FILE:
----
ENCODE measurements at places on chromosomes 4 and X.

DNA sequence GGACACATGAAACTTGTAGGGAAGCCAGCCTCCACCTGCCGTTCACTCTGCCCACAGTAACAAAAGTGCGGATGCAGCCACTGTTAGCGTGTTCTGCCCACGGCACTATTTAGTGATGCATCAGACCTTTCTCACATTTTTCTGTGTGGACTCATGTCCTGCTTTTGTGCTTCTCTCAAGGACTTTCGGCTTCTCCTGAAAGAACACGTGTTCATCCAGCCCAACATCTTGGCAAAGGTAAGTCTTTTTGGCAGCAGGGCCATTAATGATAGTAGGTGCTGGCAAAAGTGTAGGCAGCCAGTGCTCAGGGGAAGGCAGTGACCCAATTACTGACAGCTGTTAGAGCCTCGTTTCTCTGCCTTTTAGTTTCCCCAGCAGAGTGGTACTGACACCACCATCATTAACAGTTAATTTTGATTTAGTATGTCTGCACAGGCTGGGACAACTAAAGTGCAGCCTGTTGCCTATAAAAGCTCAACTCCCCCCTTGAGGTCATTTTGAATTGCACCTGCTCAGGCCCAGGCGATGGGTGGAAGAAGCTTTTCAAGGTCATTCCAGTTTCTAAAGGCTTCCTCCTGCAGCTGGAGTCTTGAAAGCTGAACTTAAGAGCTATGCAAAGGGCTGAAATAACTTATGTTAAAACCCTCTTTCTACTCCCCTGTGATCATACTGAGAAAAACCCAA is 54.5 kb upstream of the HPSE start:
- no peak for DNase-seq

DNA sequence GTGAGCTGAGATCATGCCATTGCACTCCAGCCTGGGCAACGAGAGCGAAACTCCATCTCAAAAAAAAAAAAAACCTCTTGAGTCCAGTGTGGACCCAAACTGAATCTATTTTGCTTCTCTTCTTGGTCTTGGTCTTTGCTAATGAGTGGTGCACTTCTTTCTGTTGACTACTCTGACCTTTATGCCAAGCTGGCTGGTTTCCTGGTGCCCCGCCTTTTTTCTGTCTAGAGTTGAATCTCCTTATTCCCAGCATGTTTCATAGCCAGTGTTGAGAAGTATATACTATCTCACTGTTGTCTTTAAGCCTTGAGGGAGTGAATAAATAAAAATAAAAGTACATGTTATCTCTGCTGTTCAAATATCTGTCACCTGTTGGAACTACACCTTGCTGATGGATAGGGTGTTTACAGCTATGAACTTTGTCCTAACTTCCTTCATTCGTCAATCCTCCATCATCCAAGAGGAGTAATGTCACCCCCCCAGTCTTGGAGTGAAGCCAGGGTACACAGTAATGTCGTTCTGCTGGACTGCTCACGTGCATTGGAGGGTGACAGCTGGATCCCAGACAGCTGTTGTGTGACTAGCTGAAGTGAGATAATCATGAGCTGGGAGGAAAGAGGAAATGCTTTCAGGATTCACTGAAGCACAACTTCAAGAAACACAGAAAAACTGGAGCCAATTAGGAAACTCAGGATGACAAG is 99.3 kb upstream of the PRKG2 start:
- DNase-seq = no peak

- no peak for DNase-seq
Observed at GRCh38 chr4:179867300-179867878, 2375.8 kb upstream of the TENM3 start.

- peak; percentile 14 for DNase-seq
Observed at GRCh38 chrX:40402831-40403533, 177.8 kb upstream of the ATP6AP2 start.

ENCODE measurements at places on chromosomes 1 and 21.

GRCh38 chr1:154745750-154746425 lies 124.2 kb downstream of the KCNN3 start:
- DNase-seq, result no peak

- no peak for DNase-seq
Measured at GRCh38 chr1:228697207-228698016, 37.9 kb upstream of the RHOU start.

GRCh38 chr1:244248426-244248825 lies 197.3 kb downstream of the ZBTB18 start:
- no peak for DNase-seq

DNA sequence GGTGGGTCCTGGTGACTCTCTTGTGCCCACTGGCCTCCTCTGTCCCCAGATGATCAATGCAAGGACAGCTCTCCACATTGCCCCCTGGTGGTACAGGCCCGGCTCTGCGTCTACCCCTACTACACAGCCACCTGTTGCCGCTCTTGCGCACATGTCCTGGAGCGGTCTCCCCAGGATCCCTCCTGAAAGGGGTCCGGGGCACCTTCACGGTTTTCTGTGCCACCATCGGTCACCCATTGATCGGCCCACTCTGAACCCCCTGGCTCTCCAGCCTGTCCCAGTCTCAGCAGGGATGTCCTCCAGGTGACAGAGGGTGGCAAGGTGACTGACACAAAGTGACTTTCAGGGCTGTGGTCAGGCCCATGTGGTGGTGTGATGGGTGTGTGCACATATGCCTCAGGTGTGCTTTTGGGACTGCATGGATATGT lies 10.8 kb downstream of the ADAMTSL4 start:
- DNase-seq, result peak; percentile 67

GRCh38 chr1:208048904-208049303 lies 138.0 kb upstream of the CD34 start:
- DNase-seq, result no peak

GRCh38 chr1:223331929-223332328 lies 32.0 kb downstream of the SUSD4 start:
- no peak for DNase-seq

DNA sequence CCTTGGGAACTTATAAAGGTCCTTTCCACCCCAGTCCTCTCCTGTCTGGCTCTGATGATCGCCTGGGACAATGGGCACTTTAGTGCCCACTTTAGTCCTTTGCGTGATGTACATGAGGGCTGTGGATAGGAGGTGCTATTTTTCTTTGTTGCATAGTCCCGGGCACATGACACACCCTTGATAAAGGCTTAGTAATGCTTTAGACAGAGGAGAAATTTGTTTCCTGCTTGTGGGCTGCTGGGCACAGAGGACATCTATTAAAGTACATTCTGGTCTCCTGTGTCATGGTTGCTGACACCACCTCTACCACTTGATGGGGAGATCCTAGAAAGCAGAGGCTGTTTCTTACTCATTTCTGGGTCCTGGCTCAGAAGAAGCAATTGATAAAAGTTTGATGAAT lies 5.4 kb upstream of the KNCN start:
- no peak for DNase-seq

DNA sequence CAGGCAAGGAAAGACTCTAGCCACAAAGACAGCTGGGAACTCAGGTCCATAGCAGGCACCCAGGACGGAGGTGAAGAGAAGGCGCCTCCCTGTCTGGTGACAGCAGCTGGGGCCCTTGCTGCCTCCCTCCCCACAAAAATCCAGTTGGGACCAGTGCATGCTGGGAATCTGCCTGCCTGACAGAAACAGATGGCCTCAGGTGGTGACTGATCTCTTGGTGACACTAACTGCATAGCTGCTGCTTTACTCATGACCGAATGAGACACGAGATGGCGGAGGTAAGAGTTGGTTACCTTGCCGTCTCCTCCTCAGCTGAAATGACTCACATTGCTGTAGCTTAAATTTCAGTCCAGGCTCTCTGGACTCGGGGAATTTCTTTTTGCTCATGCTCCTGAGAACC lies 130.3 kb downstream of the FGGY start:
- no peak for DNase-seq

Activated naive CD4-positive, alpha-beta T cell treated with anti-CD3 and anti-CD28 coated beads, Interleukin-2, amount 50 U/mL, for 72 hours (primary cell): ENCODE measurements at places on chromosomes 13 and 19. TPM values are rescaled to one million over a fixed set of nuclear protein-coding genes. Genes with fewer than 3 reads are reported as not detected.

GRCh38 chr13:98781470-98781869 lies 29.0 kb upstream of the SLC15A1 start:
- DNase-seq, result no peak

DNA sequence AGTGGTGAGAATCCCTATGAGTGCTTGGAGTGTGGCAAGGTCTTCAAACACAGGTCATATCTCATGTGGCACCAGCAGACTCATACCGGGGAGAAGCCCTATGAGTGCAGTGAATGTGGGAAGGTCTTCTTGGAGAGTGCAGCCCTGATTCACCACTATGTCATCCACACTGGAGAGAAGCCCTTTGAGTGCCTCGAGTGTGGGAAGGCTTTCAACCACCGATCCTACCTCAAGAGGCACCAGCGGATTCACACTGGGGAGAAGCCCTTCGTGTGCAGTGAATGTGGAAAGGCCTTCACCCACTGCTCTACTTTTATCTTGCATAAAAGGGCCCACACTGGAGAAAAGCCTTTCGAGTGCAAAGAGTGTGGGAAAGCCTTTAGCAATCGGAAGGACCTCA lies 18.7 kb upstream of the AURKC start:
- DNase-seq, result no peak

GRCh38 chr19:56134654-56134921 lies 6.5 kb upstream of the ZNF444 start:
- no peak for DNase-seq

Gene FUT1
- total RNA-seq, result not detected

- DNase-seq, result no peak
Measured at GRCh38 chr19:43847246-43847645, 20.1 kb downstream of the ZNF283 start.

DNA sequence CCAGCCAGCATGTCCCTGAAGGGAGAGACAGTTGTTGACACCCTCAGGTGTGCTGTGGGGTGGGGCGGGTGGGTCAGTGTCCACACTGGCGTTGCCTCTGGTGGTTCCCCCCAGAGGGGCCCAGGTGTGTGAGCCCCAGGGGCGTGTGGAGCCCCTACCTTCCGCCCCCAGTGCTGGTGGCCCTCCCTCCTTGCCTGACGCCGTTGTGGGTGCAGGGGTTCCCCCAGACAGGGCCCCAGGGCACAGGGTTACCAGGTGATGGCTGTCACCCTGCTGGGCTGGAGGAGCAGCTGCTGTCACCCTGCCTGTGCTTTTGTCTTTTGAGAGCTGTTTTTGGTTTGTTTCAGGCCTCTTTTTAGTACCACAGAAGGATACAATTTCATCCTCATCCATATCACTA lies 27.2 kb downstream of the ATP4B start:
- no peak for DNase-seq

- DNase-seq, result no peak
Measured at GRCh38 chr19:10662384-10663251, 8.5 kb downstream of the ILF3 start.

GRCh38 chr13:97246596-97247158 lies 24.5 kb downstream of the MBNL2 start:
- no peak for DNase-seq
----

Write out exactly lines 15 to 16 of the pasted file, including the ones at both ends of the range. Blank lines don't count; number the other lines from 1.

GRCh38 chr1:244248426-244248825 lies 197.3 kb downstream of the ZBTB18 start:
- no peak for DNase-seq